‘Origin of life’ molecule found on Saturn moon in huge alien breakthrough

NASA have made an "alien breakthrough" with their latest discovery.

A molecule that is key to the origin of life has been found on Saturn's sixth-largest moon Enceladus – which has already been seen as one of the most promising locations to find alien existence in our solar system.

Previously a NASA spacecraft flew by Enceladus, back in 2011 and 2012, where it was found that there was water, carbon dioxide, methane, ammonia and molecular hydrogen in samples. But now further analysis of the samples show that there are also other molecules present.

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Scientists analysing data from NASA’s Cassini mission have found strong confirmation of the molecule hydrogen cyanide. They also uncovered evidence that the ocean, which is hiding below the moon’s icy outer shell and supplies the plume, holds a powerful source of chemical energy.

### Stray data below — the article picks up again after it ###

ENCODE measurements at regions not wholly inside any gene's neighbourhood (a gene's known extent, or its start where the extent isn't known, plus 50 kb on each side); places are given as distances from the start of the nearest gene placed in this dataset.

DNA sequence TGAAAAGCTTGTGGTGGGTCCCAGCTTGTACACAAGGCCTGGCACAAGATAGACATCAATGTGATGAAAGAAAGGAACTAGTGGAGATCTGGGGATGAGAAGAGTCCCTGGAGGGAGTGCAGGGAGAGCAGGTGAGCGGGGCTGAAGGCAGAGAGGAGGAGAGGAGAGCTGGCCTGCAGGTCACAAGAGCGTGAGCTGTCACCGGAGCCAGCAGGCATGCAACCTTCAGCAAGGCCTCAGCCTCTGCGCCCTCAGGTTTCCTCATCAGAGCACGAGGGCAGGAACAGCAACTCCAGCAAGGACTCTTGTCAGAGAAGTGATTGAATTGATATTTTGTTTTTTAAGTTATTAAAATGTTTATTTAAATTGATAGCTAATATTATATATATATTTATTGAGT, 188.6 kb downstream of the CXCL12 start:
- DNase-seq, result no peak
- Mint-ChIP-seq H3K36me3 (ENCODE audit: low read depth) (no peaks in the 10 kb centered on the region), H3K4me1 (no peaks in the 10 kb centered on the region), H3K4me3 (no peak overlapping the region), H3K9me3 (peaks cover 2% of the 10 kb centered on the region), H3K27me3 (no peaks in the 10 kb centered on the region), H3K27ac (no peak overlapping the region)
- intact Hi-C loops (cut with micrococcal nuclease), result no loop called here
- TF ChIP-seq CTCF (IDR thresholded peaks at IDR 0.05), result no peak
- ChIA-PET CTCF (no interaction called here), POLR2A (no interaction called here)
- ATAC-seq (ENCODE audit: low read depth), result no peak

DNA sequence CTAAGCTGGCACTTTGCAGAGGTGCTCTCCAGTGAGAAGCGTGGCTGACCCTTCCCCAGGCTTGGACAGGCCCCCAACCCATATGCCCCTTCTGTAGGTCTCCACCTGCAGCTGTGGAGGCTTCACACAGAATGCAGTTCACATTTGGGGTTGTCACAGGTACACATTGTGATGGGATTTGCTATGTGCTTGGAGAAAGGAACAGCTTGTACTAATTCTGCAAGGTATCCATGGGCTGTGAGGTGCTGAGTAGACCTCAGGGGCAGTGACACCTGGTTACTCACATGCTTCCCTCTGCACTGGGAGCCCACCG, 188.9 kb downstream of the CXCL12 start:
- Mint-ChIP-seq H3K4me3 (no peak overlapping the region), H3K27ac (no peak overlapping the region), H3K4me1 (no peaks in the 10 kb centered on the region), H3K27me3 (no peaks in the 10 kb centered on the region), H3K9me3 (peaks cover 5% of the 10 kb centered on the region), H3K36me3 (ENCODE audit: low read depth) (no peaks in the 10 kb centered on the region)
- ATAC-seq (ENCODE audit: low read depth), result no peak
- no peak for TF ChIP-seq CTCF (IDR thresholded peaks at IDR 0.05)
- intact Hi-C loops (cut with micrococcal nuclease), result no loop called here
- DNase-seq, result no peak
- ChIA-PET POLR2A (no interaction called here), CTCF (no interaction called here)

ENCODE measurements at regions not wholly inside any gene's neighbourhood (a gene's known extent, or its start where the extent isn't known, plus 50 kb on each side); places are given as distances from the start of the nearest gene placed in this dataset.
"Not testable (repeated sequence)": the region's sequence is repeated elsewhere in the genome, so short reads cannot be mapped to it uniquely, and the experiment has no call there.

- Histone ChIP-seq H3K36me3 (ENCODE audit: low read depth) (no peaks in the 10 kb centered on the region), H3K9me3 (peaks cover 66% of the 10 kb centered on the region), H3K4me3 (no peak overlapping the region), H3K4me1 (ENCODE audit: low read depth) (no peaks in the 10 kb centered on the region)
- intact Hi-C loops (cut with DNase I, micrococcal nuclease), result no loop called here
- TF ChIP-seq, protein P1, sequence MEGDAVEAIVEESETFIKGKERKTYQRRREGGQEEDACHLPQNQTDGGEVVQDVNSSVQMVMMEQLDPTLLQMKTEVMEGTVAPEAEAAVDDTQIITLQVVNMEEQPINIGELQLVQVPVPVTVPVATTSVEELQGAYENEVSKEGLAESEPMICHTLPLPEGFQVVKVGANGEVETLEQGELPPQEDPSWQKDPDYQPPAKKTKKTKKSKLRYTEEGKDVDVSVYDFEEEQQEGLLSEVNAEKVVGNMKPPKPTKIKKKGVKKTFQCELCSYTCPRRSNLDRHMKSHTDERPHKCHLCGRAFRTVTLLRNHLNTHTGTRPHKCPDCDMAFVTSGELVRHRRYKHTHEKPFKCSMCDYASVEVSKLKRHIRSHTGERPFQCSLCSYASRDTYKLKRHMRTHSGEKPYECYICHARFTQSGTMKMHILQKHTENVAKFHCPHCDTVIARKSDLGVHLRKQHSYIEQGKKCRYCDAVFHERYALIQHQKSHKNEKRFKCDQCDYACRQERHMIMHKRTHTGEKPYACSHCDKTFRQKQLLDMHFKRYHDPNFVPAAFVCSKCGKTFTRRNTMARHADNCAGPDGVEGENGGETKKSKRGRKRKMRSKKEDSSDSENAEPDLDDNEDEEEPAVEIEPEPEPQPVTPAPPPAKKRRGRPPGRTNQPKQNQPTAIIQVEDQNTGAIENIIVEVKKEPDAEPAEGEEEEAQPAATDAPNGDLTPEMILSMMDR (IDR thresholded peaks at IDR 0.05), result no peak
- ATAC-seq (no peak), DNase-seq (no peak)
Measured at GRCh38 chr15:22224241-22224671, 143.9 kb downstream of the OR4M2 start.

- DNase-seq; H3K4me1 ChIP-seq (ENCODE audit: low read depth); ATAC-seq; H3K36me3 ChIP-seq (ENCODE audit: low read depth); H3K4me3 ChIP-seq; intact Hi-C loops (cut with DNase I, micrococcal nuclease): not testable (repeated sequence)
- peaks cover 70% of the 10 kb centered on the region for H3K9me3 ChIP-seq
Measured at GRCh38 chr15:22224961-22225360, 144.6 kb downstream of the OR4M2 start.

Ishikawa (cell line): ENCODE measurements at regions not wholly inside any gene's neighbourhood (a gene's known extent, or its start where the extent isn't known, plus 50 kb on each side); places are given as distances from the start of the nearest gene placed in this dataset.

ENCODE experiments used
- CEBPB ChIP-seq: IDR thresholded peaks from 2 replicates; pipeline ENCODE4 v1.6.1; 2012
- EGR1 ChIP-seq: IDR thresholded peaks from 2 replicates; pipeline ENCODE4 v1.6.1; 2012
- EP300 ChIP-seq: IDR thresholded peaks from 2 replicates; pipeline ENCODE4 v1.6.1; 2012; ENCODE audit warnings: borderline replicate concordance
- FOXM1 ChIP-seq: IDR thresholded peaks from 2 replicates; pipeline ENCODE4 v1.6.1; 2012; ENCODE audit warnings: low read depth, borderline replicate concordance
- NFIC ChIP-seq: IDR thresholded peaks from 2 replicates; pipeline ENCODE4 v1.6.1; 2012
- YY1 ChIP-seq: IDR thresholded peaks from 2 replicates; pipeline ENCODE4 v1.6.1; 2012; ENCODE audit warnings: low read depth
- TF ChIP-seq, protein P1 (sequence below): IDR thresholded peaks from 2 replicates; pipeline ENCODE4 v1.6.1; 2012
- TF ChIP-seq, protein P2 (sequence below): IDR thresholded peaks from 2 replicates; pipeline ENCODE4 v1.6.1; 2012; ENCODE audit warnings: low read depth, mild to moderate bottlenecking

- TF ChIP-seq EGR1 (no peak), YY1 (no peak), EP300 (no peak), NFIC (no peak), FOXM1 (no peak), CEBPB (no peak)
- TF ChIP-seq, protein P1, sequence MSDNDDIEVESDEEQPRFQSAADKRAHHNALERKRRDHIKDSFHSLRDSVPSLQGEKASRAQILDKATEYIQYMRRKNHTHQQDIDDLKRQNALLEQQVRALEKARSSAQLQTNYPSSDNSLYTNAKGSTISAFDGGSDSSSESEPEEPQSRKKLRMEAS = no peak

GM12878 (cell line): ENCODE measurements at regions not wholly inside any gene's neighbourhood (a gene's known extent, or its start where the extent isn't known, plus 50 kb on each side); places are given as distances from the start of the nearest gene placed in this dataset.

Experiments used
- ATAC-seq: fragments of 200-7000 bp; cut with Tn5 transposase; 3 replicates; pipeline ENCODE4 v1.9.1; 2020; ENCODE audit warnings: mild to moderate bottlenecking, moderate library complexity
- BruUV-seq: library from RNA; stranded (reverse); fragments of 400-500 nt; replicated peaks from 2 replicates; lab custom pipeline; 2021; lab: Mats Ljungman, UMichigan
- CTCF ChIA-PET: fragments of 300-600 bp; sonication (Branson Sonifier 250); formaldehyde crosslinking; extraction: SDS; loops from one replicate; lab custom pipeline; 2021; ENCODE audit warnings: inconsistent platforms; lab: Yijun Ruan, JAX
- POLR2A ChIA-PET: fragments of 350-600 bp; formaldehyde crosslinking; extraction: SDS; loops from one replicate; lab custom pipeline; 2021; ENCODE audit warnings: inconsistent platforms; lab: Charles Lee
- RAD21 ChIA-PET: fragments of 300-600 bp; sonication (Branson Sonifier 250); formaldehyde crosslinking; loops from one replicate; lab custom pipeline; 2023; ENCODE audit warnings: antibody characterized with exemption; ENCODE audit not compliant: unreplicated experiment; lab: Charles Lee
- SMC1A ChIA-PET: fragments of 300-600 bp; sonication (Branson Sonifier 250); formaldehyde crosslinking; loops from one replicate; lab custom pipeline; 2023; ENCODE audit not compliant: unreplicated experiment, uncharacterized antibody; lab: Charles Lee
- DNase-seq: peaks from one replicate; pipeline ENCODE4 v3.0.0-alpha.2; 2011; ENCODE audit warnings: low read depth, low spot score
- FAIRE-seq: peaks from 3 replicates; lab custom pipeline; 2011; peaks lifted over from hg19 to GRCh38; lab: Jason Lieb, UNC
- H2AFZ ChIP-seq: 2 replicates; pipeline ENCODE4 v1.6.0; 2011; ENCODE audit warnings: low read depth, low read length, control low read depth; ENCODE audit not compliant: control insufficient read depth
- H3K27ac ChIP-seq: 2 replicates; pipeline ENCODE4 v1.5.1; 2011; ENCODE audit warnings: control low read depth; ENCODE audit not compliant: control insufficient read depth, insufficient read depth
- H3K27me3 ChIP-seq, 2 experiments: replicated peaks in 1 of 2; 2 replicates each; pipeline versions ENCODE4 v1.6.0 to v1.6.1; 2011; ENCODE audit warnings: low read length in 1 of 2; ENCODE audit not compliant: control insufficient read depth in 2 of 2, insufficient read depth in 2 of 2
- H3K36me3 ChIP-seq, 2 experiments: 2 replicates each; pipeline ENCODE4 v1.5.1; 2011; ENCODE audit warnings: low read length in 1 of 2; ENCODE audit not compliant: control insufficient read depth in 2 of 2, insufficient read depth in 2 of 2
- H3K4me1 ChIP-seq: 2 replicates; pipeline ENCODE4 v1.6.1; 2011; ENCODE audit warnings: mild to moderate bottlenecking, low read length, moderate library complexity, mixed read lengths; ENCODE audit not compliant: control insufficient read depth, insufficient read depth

The findings were published on December 14 in Nature Astronomy where lead author Jonah Peter, a doctoral student at Harvard University, said: “Our work provides further evidence that Enceladus is host to some of the most important molecules for both creating the building blocks of life and for sustaining that life through metabolic reactions.

“Not only does Enceladus seem to meet the basic requirements for habitability, we now have an idea about how complex biomolecules could form there, and what sort of chemical pathways might be involved. The discovery of hydrogen cyanide was particularly exciting, because it’s the starting point for most theories on the origin of life.

“The more we tried to poke holes in our results by testing alternative models the stronger the evidence became. Eventually, it became clear that there is no way to match the plume composition without including hydrogen cyanide.”

While scientists are still a long way from confirming that life exists on Enceladus, the new work lays out chemical pathways for life that could be tested in the lab.

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Tom Nordheim, a JPL planetary scientist who’s a co-author of the study and was a member of the Cassini team, said that the Cassini mission is the "mission that keeps giving". He added: "Our study demonstrates that while Cassini’s mission has ended, its observations continue to provide us with new insights about Saturn and its moons – including the enigmatic Enceladus."

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